What is the role of the customer?

Definition of customer:

customer [ˈkʌstəmə]

n

1. (Business / Commerce) a person who buys

2. Informal a person with whom one has dealings, a cool customer

Collins English Dictionary – Complete and Unabridged © HarperCollins Publishers 1991, 1994, 1998, 2000, 2003

Here is the Wikipedia definition of customer that I feel aptly describes those who go out to dance:

 A customer (also known as a client, buyer, or purchaser) is usually used to refer to a current or potential buyer or user of the products of an individual or organization, called the supplier, seller, or vendor. This is typically through purchasing or renting goods or services.

However, in certain contexts, the term customer also includes by extension any entity that uses or experiences the services of another. A customer may also be a viewer of the product or service that is being sold despite deciding not to buy them. The general distinction between a customer and a client is that a customer purchases products, whereas a client purchases services….

I don’t mind being called a customer or client.  Either is fine.  As a customer I have certain expectations.  When I purchase goods or a service, I expect to get what I pay for and to get my money’s worth.  I try to be an informed consumer.  For certain items, I will do a bit of research to get the best price and learn more about what I want to purchase.

Before I moved away from London, I researched what dance avenues were available to me in my new town.  I knew there wasn’t any Tango.  I was ok with that.  I tried the Salsa and Ceroc.  I didn’t dance much the first time I went.  In fact, I hardly danced at all because none of the men knew who I was. However, I still enjoyed myself at places that I had never been to before because I was made welcome by the hosts/organisers, and I had some lovely conversations with some nice women.

The first time I ever go to a venue, I make sure that whoever is there to take my money knows that this is my first time.  I usually get a very nice welcome because I smile, say ‘hello’, and tell them this is my first time here – simple as that.  I give the person information they didn’t have before.  The second thing I try to do is speak personally to the organiser and tell them the same thing.  I have always had a positive response to this.  Organisers are very happy to have new customers.  They are even happier when you come back.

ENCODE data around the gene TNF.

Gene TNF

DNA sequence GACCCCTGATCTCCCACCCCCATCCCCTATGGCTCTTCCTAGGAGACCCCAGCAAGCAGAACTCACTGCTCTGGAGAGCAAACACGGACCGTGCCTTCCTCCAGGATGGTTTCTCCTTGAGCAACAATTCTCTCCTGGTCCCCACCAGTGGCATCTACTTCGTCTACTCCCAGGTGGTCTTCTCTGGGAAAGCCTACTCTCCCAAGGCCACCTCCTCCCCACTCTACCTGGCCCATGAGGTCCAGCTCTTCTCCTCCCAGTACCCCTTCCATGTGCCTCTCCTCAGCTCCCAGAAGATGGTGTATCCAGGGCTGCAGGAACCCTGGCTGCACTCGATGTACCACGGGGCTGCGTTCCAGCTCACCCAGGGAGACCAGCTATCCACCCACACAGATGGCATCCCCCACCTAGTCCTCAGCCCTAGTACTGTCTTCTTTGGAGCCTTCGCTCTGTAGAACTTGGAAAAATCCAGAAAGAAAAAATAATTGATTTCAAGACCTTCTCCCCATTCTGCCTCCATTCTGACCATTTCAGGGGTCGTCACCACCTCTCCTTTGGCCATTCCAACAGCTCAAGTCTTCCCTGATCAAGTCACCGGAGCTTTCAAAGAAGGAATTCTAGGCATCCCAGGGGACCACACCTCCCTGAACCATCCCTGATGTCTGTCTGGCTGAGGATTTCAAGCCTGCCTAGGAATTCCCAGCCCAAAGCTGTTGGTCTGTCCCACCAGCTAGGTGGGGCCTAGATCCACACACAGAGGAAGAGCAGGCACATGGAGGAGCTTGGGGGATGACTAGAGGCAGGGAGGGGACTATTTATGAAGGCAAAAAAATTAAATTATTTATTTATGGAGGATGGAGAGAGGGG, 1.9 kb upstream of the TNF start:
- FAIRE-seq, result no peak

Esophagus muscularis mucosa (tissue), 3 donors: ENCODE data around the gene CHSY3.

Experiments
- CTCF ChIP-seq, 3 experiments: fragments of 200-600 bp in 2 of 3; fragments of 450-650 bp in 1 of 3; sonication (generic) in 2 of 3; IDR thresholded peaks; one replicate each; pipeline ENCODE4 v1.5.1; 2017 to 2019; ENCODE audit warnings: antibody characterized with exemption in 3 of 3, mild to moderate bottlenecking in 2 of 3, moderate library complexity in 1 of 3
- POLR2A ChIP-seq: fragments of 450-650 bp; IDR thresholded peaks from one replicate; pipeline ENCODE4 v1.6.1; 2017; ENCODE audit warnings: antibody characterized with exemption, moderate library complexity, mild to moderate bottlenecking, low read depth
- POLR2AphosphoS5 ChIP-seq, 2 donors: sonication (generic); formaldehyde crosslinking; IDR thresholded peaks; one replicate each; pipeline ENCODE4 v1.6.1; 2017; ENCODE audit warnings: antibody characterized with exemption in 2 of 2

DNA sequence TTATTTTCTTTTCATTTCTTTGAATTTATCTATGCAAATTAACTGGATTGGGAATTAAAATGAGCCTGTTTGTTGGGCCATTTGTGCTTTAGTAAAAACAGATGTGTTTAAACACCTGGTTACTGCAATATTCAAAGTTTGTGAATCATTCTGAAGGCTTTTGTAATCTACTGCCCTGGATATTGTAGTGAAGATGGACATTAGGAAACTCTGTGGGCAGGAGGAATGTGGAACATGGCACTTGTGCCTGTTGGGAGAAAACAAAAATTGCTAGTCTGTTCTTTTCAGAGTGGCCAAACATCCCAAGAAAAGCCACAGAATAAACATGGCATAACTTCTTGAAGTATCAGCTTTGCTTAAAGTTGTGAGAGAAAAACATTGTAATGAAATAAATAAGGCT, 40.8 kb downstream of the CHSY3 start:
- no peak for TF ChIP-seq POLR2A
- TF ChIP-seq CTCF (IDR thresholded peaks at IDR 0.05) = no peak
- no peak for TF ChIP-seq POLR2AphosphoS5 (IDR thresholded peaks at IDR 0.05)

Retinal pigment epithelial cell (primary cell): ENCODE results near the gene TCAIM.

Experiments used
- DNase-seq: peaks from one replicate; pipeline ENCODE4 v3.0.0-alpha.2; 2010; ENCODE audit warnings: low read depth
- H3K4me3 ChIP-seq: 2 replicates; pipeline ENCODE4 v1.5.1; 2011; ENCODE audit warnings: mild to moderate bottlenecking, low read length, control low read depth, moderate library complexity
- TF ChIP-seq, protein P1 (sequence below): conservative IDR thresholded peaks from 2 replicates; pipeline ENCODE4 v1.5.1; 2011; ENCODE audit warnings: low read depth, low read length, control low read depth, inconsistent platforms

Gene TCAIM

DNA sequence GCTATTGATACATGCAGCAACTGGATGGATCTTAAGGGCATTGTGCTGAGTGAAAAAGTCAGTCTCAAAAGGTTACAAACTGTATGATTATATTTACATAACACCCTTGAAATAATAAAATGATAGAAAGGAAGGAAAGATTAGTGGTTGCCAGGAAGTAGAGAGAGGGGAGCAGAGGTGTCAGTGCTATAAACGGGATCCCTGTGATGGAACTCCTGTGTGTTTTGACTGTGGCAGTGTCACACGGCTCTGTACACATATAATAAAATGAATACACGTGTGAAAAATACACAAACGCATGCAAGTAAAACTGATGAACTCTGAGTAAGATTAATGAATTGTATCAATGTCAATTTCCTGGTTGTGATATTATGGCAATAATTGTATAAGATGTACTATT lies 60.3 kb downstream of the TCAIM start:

As a social dancer I have certain expectations because I want to get my money’s worth.

  • I expect the music to be good for the style of dance I am doing.  I want salsa music if I am dancing to Salsa, Tango music for Tango and no rap or techno for Ceroc.  I do not expect to love every song that is played, but do expect to enjoy most of it.
  • Ventilation – there is nothing worse than inadequate ventilation.  Enough said.
  • Water, free, and plenty of it.  I do not drink bottled water if I can help it. Google and find out for yourself.
  • Good and safe dance floor to dance on
  • Clean toilets.
  • Safe environment.  I want to be able to feel I can put my bag somewhere without it getting stolen.
  • Friendly environment.  I expect the hosts/organisers to be welcoming and the other dancers to acknowledge each other as human beings.  I am usually the first to smile and say hello to people if I am new to a place.  It is difficult not to respond in kind.  Besides, that person I might speak to first could also be there for the first time.

If my most of my expectations are met, I will usually go back to the venue.  If not, then I will not feel that there has been a fair exchange of services for my money.  It is at this point that I have an opportunity to complain or offer constructive criticism.  After complaining, I would try and go back to see if things have been improved.  If a place is really bad on all counts, I will not go back and I will say why.  The organiser needs to know how they are doing, because if they really care they will try to change and improve things.  If I have had a great time and really like the place I will also say because people need to hear that too.